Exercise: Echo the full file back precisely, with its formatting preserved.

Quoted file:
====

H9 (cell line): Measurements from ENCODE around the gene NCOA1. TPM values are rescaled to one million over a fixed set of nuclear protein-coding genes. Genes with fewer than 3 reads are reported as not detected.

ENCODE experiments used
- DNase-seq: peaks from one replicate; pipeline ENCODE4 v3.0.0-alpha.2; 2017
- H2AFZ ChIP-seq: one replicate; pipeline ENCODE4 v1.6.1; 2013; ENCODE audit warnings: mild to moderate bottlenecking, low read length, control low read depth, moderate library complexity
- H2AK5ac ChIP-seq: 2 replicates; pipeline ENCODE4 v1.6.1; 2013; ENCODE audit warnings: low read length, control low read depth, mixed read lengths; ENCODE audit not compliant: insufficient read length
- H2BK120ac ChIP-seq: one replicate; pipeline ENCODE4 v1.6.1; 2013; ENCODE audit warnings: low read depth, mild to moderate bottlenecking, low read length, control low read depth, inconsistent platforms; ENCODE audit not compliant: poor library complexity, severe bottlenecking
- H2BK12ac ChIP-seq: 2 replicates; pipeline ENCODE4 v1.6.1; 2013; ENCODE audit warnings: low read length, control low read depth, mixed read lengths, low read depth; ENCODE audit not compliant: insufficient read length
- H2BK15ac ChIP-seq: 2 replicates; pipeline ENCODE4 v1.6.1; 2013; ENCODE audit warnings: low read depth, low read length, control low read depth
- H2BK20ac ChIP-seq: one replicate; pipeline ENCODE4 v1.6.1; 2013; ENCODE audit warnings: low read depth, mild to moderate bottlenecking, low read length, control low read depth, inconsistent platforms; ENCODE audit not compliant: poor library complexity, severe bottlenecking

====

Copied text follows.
H9 (cell line): Measurements from ENCODE around the gene NCOA1. TPM values are rescaled to one million over a fixed set of nuclear protein-coding genes. Genes with fewer than 3 reads are reported as not detected.

ENCODE experiments used
- DNase-seq: peaks from one replicate; pipeline ENCODE4 v3.0.0-alpha.2; 2017
- H2AFZ ChIP-seq: one replicate; pipeline ENCODE4 v1.6.1; 2013; ENCODE audit warnings: mild to moderate bottlenecking, low read length, control low read depth, moderate library complexity
- H2AK5ac ChIP-seq: 2 replicates; pipeline ENCODE4 v1.6.1; 2013; ENCODE audit warnings: low read length, control low read depth, mixed read lengths; ENCODE audit not compliant: insufficient read length
- H2BK120ac ChIP-seq: one replicate; pipeline ENCODE4 v1.6.1; 2013; ENCODE audit warnings: low read depth, mild to moderate bottlenecking, low read length, control low read depth, inconsistent platforms; ENCODE audit not compliant: poor library complexity, severe bottlenecking
- H2BK12ac ChIP-seq: 2 replicates; pipeline ENCODE4 v1.6.1; 2013; ENCODE audit warnings: low read length, control low read depth, mixed read lengths, low read depth; ENCODE audit not compliant: insufficient read length
- H2BK15ac ChIP-seq: 2 replicates; pipeline ENCODE4 v1.6.1; 2013; ENCODE audit warnings: low read depth, low read length, control low read depth
- H2BK20ac ChIP-seq: one replicate; pipeline ENCODE4 v1.6.1; 2013; ENCODE audit warnings: low read depth, mild to moderate bottlenecking, low read length, control low read depth, inconsistent platforms; ENCODE audit not compliant: poor library complexity, severe bottlenecking